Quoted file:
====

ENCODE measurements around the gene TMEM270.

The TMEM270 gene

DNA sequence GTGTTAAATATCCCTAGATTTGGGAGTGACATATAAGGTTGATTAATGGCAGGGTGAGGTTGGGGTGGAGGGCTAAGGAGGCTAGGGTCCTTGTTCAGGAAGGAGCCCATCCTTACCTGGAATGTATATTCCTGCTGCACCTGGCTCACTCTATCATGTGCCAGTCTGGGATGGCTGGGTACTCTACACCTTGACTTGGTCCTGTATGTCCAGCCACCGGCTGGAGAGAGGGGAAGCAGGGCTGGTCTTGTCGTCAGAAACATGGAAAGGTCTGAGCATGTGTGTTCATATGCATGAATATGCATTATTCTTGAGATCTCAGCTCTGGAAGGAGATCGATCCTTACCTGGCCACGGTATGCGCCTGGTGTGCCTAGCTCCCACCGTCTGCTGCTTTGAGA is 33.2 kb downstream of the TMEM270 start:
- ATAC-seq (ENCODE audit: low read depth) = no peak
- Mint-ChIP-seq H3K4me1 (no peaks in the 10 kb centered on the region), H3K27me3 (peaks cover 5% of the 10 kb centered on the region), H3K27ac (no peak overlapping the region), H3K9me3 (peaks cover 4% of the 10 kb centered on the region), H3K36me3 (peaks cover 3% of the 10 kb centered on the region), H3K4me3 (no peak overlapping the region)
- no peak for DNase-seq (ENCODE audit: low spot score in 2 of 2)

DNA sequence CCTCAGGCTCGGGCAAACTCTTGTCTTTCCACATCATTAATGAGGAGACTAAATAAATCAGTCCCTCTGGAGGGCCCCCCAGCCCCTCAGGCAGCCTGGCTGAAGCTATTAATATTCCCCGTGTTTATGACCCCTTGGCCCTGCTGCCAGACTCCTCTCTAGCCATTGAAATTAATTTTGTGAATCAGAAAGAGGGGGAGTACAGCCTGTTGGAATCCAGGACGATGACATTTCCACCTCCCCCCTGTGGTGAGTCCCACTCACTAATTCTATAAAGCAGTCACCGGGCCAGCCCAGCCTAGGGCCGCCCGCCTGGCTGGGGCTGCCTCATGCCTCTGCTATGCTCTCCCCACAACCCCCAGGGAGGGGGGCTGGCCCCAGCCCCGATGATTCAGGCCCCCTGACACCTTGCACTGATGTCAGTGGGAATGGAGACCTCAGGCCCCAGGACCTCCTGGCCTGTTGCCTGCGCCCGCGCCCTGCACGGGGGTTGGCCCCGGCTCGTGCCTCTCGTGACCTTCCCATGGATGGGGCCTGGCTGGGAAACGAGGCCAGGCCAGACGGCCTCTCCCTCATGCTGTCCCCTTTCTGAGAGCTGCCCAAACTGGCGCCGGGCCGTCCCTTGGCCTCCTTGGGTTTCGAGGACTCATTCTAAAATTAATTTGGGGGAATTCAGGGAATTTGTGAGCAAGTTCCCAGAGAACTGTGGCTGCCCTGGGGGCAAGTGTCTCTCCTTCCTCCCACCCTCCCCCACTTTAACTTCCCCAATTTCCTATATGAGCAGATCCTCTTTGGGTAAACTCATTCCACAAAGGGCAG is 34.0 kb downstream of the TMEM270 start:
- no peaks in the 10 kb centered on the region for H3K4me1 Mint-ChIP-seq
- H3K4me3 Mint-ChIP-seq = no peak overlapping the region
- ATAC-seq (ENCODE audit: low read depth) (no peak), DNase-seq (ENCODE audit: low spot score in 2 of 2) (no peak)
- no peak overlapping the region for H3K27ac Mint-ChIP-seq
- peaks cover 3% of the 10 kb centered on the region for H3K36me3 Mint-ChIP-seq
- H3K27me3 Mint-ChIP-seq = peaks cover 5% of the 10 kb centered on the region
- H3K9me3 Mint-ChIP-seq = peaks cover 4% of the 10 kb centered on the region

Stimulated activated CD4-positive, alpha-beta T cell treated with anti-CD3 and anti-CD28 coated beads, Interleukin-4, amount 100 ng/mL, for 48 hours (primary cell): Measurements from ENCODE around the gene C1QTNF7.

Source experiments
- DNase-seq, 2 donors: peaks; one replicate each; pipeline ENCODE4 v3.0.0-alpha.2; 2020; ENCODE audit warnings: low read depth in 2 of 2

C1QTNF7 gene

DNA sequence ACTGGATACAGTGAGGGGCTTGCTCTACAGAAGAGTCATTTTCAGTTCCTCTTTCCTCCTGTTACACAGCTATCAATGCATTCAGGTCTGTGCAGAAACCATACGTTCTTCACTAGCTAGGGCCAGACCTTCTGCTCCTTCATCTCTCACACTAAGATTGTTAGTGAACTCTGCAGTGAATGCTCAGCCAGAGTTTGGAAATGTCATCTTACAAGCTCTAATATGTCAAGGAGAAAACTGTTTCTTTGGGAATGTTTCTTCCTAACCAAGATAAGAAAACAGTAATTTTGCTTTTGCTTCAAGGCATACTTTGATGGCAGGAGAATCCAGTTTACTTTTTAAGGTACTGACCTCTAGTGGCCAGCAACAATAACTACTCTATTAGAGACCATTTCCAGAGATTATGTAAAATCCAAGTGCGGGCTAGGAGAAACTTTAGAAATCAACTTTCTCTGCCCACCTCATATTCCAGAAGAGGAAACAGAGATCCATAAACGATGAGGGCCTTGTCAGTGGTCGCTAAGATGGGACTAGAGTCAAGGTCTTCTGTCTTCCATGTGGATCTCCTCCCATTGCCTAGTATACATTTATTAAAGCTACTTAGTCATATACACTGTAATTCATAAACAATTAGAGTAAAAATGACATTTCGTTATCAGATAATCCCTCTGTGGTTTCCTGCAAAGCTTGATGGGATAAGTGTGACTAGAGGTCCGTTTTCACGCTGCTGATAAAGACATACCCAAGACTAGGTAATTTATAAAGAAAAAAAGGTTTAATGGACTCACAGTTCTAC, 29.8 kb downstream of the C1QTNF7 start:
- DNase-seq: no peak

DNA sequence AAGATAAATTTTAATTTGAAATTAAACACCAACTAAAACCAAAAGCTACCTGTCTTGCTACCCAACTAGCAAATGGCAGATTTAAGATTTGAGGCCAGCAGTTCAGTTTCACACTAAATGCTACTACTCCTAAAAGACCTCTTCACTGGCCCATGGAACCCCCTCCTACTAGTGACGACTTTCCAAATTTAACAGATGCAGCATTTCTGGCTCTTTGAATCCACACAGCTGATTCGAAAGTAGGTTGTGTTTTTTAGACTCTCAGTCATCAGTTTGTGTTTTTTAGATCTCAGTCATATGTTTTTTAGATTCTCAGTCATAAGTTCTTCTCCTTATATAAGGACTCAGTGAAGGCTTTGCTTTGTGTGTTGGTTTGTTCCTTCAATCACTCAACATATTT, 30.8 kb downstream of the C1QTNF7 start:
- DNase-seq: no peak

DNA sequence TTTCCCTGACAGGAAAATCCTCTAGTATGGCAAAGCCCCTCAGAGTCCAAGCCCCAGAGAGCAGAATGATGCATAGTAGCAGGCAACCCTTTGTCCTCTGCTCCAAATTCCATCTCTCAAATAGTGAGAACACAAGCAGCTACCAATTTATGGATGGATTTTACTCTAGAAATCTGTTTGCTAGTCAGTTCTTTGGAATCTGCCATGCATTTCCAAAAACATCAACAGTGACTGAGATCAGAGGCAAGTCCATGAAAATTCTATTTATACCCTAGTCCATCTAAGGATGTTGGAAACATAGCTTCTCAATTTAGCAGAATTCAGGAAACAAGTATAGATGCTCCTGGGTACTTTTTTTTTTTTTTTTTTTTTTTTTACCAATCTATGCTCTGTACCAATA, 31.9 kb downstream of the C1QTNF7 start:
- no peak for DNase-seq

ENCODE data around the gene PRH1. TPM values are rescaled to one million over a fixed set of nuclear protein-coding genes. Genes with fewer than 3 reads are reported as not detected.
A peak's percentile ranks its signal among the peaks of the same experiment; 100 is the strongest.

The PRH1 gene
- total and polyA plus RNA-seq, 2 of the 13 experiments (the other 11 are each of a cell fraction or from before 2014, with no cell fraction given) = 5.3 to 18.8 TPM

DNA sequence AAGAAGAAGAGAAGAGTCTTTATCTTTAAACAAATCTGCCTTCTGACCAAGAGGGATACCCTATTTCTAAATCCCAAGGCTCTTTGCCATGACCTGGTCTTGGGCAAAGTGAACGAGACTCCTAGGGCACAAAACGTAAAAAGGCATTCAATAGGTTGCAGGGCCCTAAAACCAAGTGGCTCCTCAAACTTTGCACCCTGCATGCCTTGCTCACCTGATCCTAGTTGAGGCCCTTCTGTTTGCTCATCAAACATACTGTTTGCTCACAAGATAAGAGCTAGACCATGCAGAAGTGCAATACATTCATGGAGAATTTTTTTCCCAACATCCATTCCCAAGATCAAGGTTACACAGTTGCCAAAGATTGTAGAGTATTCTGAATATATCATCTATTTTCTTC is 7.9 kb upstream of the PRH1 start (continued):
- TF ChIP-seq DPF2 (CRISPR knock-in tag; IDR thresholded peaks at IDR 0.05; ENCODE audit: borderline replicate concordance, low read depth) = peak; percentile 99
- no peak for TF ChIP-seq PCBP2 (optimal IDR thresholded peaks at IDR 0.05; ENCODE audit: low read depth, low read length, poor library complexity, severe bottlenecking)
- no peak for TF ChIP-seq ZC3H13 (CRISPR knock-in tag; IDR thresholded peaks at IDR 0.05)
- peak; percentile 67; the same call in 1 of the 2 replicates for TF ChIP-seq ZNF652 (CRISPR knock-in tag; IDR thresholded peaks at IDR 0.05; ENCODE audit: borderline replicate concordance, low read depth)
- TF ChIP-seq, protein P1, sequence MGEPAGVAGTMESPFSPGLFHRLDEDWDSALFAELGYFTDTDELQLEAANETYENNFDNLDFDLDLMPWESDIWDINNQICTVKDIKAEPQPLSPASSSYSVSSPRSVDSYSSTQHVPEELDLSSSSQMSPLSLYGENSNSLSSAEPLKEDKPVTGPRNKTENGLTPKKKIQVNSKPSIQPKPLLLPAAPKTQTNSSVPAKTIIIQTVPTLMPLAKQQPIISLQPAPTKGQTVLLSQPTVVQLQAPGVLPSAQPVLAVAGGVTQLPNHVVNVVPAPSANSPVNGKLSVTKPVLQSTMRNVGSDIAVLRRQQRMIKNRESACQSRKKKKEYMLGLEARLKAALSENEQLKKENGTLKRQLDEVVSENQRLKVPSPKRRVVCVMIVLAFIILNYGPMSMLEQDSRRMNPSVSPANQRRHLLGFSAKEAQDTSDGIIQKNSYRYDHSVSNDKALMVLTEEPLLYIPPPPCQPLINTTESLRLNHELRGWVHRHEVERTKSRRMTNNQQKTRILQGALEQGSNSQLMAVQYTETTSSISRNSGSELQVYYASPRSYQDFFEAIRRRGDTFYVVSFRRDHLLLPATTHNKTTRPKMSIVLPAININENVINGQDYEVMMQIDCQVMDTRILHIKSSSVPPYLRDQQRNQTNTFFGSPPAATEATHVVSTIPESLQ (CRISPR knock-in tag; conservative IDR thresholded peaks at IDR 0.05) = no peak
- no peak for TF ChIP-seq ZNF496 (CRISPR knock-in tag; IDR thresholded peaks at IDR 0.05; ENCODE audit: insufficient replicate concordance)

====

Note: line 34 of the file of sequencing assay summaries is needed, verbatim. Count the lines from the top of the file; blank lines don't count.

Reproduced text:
- TF ChIP-seq, protein P1, sequence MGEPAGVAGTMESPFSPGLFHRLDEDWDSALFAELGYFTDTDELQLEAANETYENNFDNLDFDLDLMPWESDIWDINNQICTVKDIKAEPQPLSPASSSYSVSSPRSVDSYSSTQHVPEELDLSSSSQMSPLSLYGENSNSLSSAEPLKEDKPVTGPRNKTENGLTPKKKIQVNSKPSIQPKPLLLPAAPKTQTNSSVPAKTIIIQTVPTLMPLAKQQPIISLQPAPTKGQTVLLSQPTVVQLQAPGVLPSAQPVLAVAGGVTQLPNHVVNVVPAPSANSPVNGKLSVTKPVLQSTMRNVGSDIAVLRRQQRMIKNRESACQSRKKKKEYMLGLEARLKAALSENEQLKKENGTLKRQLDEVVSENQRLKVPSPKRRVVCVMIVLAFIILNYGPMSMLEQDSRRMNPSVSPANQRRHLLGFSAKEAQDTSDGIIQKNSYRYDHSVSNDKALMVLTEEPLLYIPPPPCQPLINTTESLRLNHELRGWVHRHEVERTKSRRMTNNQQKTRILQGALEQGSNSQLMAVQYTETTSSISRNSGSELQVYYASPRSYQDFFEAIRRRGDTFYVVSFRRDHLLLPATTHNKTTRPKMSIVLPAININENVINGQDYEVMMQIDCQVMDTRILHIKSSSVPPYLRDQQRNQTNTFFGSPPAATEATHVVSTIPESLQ (CRISPR knock-in tag; conservative IDR thresholded peaks at IDR 0.05) = no peak